Thanks for joining us this week as Talentwolf speaks to Craig Fisher, Head of Recruiting Innovation, Employer Branding SME at Allegis Global Solutions, and founder of TalentNet LLC events and consulting. Craig has dedicated his career to empowering organizations, job seekers and recruiters to pursue authentic branding for their market.
Today, we have a yarn with Craig about his picks for the future growth industries, toughest roles to recruit in the expansive US market, with plenty of career advice for recruiters, potential hires for his own team and himself during his first job!
Craig, we will start off with how you fell or actively got into recruitment! What’s your story of getting into the industry?
I started out in Pharmaceutical and Hospital Equipment sales. That’s not easy to break into right out of college. But I studied the recruitment and hiring process of pharma companies and positioned myself accordingly. I liked that process very much and it helped me to eventually be a better hiring manager in the healthcare space as well as help my friends to get jobs. After 6 years the laws changed about how you could entertain doctors. Many of my medical sales friends got into recruiting physicians and I got recruited into it. I was hooked. Soon after the .com revolution started and many of us transitioned to tech recruiting and I did specifically that for the next 15 years in various capacities of recruiting, sales, management, and business ownership (always still recruiting).
What characteristics stand out to you when hiring for your own team?
It may sound a little corny, but Allegis really is about culture fit. We regularly tell each other “I appreciate your partnership” and that we are “glad to be here”. We try to be very responsive and keep a customer-focused mindset. You also need to be versatile and open to stretch roles. We regularly shuffle the deck to give our teams broader experience and opportunity for growth. That means we each must be open to shifting responsibilities and learning new skills.
Aside from an increase in salary, what other incentives are employers in the US using to appeal to new employees?
Creative referral programs, a feeling of belonging and respect for others, creative benefits, passion for community involvement and service, flexible schedules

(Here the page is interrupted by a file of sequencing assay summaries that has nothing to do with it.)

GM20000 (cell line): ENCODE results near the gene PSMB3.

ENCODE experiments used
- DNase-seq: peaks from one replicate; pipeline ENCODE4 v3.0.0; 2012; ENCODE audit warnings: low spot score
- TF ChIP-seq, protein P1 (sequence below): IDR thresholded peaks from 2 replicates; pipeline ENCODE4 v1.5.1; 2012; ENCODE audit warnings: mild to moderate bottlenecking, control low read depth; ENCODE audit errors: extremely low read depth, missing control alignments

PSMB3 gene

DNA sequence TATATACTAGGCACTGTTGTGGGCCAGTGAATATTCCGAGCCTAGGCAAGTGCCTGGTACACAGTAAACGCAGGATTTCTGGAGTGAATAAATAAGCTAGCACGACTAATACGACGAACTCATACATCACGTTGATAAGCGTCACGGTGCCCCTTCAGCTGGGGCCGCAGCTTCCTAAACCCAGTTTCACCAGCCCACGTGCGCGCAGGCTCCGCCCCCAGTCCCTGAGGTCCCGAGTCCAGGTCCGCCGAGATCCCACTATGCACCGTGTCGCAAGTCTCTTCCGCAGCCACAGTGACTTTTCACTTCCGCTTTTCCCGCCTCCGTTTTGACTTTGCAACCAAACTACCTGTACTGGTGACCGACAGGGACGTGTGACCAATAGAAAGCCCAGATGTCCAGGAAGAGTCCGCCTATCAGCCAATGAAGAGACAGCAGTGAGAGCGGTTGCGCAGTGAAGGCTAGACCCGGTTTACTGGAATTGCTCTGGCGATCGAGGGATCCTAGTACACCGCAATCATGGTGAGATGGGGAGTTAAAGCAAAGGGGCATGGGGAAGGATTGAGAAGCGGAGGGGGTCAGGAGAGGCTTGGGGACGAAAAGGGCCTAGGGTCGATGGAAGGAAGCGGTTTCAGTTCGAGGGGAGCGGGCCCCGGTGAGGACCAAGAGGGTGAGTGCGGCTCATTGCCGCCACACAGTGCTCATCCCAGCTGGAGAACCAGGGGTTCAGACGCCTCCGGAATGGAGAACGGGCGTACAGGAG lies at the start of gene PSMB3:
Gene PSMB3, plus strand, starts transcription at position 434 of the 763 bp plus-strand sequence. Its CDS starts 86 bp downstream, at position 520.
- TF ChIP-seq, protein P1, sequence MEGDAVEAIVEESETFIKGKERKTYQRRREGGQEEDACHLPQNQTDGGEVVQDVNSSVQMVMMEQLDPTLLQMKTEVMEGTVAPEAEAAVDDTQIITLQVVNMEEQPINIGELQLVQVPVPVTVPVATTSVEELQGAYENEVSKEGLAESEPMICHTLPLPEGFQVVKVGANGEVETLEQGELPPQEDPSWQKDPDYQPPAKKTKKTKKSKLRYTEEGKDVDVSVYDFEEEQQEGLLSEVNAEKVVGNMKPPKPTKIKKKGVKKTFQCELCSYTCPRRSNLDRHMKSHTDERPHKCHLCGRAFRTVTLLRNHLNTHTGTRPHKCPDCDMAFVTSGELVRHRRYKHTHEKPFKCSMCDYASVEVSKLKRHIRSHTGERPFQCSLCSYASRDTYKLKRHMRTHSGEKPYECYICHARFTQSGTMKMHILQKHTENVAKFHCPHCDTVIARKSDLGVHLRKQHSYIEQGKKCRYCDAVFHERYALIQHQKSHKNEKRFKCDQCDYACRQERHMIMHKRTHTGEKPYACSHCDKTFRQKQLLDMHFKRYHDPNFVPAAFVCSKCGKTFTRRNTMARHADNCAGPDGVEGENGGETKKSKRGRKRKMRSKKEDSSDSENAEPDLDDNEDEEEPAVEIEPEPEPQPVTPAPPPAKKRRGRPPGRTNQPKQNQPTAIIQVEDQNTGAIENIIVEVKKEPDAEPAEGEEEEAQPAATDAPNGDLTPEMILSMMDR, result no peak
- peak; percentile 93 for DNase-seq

What are you finding to be the toughest role to recruit in the US?
The toughest areas are in healthcare, IT, skilled trades, and sales. Surgeons and skilled nursing, DevOps, Agile, data scientists, electricians, quality salespeople.
What’s one piece of career advice you’ll go back in and tell yourself when starting your first job?
No matter what kind of roles you recruit for, get technical. Learn the technical language, needs, and interests of your prospects.
As a recruiter, it’s easy to have your finger on the pulse with sector trends, when you are visiting new clients each day. What are the industries to watch for growth in the future?
The biggest trend right now is digital transformation. But upskilling and age bias are the things to watch for as workers 55 years and older are the fastest-growing segment of the workforce.
What’s your proudest achievement over your career?
I started a recruitment conference 10 years ago designed to give audience members a place on the stage if they have something interesting to contribute. Many of our current industry “thought leaders” got their first speaking opportunity at TalentNet Live. It has become the largest recruiting conference in Texas and the Southwest, yet it is still regarded as one of the more intimate and informative events in the space. We celebrate our 10 year anniversary this year at Toyota’s North American HQ (we always host at a major employer’s offices) December 6th in Dallas.
Everyone has a recruitment story. What is the unexpected thing that happened to you in an interview or client meeting?
In 2015, an Allegis recruiter contacted me to interview for a job as a Talent Acquisition leader focusing on employer brand at software giant CA Technologies. She told me she was calling because I showed up on the first page of Google for the search terms “employer brand strategy Dallas”. It was intentional on my end to be found for those terms as I utilize organic SEO on Linkedin and my website to be found for such things (I was then and remain an employer brand strategy consultant). But that was the first time I was told a company was searching for specifically that - and I won the job. I still rank on page one for those search terms.
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